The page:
By Ryan Ozawa. Source: Hawaiiblog.com.
Hawaii is hosting the largest meeting of professional astronomers in the world later this year. Although the 29th General Assembly of the International Astronomical Union is more than 50 days away, the group is already extending an invitation to local schools to take part in some world-class science education programs.
The IAU has been around since 1919, but most people aren’t familiar with it. But many people are familiar with its controversial decision in 2006 to demote Pluto from planet status, which has been debated in both scientific and pop culture terms ever since (including a 2014 debate on the topic at Harvard, which ended with a popular vote saying Pluto is a planet anyway).
Suffice it to say, for better or worse, most of the work that goes on at the General Assembly doesn’t make headlines (nor start schoolyard fights).
The decision to bring the IAU to Hawaii was a big deal, in part because the General Assembly is only held every three years. The announcement was made in 2009, with Hawaii prevailing “against very strong competition from two other sites.”
“The selection of Honolulu is a reflection of Hawaii’s importance in the astronomical world,” said Rolf Kudritzki, who was then director of the UH Institute for Astronomy. And IAU’s president at the time Robert Williams added: “The Pacific Rim has had an explosion of astronomical activity in the past two decades with the focus of a great deal of that activity on the observatories in Hawaii.”
Of course, the decision to build the Thirty Meter Telescope in Hawaii was also made in 2009, only a few months later, beating out Chile.
(I think if the general public had been as aware of the intense global competition to be the site of the TMT back then as they are about the objections to its construction today, all of Hawaii would be cheering for the telescope like it was Jasmine Trias.)
The General Assembly will be held at the Hawaii Convention Center from August 3-14. Attendance is expected to exceed 4,000 attendees hailing from over 76 countries. And organizers say it will “likely include the largest astronomy-related exhibition ever held at an IAU General Assembly.”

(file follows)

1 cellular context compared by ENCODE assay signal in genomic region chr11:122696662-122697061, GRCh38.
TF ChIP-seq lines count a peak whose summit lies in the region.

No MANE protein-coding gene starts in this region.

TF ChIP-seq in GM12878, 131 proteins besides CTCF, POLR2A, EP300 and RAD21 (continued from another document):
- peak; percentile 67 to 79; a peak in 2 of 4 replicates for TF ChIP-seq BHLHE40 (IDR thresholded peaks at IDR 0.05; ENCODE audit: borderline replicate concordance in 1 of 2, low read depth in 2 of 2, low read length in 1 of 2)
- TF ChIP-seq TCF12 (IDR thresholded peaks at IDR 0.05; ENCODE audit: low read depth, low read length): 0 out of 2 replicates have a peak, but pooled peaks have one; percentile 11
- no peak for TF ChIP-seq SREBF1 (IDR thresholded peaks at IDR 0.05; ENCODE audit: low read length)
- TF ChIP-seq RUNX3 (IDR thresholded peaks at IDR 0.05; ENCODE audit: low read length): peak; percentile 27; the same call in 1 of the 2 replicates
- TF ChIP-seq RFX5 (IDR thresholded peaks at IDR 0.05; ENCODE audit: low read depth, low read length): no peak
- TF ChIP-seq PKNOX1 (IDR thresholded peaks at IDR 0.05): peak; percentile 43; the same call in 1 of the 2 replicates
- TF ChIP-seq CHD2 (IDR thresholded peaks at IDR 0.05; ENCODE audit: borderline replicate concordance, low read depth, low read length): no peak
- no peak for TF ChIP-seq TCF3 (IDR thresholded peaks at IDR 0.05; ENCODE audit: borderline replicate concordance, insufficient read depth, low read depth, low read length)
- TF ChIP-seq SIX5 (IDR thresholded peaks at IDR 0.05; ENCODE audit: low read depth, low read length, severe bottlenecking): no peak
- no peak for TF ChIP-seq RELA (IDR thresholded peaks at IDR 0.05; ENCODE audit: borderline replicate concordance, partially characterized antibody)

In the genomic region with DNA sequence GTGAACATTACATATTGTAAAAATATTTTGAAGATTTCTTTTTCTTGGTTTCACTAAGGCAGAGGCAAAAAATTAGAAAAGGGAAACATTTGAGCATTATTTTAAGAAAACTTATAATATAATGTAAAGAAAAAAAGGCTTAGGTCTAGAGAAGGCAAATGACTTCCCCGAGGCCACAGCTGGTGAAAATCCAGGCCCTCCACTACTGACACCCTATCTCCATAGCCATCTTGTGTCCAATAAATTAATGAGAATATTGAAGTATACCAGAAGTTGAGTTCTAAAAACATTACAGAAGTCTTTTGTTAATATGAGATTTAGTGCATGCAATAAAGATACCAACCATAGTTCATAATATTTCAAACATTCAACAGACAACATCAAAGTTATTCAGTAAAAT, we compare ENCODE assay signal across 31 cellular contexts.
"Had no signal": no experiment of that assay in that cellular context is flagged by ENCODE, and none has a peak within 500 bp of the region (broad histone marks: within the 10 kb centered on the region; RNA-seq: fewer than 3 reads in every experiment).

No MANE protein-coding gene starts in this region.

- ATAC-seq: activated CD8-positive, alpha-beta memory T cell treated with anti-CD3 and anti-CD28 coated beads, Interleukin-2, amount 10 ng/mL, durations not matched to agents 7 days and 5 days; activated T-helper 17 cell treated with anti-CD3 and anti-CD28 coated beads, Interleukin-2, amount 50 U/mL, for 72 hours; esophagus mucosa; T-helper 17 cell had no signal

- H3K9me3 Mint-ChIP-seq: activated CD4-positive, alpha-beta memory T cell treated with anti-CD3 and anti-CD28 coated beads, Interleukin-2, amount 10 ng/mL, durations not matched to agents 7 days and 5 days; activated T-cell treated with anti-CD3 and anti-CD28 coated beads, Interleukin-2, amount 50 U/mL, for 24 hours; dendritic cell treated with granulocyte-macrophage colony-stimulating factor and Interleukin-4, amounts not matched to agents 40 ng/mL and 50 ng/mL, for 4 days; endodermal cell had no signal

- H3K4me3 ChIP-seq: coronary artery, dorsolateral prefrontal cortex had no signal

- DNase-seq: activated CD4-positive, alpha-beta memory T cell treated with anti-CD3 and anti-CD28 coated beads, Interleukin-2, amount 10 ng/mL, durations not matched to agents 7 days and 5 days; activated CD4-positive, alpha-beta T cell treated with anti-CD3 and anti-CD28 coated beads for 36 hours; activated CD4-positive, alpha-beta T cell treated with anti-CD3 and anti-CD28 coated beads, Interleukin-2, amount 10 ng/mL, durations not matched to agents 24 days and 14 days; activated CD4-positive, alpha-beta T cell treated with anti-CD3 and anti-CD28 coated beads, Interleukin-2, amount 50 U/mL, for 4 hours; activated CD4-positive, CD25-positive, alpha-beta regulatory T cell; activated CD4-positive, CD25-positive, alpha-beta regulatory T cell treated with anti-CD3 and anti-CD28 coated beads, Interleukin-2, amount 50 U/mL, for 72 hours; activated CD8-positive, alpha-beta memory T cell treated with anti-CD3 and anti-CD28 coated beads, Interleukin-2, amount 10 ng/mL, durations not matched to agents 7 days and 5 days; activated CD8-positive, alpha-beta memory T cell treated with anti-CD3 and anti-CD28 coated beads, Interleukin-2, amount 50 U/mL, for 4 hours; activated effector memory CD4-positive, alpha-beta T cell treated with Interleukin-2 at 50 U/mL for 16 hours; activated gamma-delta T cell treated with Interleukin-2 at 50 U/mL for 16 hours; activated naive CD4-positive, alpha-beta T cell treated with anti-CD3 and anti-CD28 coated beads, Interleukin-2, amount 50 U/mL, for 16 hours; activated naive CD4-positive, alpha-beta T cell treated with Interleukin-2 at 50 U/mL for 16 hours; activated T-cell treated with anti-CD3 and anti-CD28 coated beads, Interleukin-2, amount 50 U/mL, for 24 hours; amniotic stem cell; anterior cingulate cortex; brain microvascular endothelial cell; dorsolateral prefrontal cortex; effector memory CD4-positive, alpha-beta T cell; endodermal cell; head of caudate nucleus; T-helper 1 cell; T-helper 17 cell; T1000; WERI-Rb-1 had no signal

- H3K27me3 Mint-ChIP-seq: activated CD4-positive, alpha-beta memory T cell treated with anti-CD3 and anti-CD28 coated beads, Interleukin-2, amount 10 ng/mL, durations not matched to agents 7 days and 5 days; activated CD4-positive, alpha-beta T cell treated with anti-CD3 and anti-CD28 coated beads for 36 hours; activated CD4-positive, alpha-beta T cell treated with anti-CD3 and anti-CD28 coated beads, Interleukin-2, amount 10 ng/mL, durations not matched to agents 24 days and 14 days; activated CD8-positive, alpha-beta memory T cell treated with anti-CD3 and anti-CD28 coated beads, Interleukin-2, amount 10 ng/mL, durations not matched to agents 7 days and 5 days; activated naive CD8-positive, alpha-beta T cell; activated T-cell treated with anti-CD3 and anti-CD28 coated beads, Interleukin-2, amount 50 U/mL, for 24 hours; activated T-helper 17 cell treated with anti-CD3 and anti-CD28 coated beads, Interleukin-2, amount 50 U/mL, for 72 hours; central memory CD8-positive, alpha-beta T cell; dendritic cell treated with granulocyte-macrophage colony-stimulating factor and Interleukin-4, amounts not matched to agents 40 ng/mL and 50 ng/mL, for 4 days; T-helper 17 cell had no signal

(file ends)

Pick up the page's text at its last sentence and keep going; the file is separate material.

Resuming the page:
While the meeting will be the venue for some serious science, they will also be making a special effort to support the local community.
“As part of this summer’s IAU meeting, there will be free programs for school groups and individual students at the convention center — including paid buses,”announced Roy Gal, outreach coordinator for the Institute for Astronomy. “[Also] the opportunity to get astronomers into classrooms.”
The American Astronomical Society, which has been running an Education and Public Outreach program alongside General Assembly meetings since 2012, notes that:
AAS meetings attract many companies, space missions and research institutions that choose to exhibit. The representatives are only too happy to volunteer one afternoon to lead a hands-on science activity with local students… Presenting opportunities to local students to interact with world-renowned astronomers, engineers and scientists could have a significant impact on their future.
“This type of outreach occurs at all AAS meetings, and since this IAU meeting is run by AAS, they are doing the same, with my help,” Gal explains. “We expect there to be enough slots for 12 school groups (of 15-20 students per group) each Wednesday (6 morning and 6 afternoon), maybe more depending on how many exhibitors participate.”
The school group visits (which are also open to home-schooled students) are only the first of many outreach programs to open its doors. Students will get hands-on demonstrations and opportunities to talk with leading scientists and engineers at the forefront of space research.
Participation is first come, first served, so signing up early is recommended.